The biggest thing I wasn't expecting was the parallel to real life we got from Judy. This will probably be the most spoilery part of my review, so if you don't want that, skip to my last paragraph. Judy is a flawed character with lofty goals and ideals as well. She finally reaches these goals at a point in the film, but then shows a side of her that I wasn't expecting. We'd seen her good nature and loyalty throughout the whole film and suddenly she is discriminating against the "predators" she'd been saying the whole time were only part of history. Throughout the film, she thinks that "Zootopia" is free of all the animalistic impulses of their ancestors and insists she does not think the animals that used to hunt her kind, would do so now. I don't think this makes Judy a bad character, it makes her like us in a lot of ways. Racism, or in "Zootopia" 'preadtorism,' is something we don't shine a light on in ourselves. We see it, we know it happens, but we never think we're the ones doing it, until we actually do it. I don't want to get preachy in this review, but we think of ourselves as past it. That "racism is just in the past," or, "someone else is doing it, not me, "when there is clearly a ton of it still going on today. In the film it brought Judy to her lowest point, the point where she had to make a change and make amends. Now, us as humans can do the same thing. Realize there is still racism, or predatorism, out there and don't turn a blind eye to it and call someone out if they're doing it. It's a simple lesson for kids to begin to grasp watching this, while giving us adults something substantial to chew on.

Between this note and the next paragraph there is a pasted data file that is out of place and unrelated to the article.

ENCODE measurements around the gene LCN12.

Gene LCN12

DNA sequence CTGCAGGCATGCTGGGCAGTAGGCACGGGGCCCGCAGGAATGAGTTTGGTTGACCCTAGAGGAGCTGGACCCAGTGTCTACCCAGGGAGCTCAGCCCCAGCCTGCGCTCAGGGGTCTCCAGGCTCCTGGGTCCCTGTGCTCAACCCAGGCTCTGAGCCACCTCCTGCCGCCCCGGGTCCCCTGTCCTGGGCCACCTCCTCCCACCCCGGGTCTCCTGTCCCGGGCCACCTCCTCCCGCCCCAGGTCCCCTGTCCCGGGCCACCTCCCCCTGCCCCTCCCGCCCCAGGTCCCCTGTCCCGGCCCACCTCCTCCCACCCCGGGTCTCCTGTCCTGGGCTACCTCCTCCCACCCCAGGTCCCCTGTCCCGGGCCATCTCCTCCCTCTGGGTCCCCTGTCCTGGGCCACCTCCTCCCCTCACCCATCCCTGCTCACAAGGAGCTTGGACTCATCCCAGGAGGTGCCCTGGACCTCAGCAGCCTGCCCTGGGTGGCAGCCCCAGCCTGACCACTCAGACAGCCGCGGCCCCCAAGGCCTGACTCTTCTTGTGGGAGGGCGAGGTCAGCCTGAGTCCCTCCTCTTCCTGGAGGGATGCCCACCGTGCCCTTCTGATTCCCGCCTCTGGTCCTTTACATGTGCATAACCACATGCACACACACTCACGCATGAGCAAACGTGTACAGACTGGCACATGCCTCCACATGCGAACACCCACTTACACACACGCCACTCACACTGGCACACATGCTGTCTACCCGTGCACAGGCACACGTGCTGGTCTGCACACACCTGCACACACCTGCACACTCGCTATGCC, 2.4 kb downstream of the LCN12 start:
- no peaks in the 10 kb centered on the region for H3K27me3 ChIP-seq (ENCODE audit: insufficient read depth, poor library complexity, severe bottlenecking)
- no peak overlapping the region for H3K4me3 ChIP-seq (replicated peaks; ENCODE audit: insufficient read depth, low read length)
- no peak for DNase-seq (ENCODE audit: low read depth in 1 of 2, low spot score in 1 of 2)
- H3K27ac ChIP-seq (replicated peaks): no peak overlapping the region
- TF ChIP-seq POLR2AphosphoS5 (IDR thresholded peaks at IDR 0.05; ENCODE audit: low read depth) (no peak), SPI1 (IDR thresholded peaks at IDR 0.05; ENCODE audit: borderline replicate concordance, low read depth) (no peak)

"Zootopia" is a wonderfully animated film with a great score, a fun, colorful world and characters that will make you laugh as well as think. The film is just a shade under two hours, but it never feels too long or too draggy, so you can hunker down and prepare to get engrossed. The finale might be rushed a little bit as well, but nothing is glaringly wrong about this film. It has got to be the earliest of front runners for the 2017 Oscars, and rightfully so. The message, the voice acting, especially by Goodwin and Bateman, and the overall look and feel of "Zootopia" is one that anyone can get into. This is an animated film that kids and adults will equally enjoy. I can say that I already cannot wait to give this one a second viewing. "Zootopia" is one you shouldn't pass up.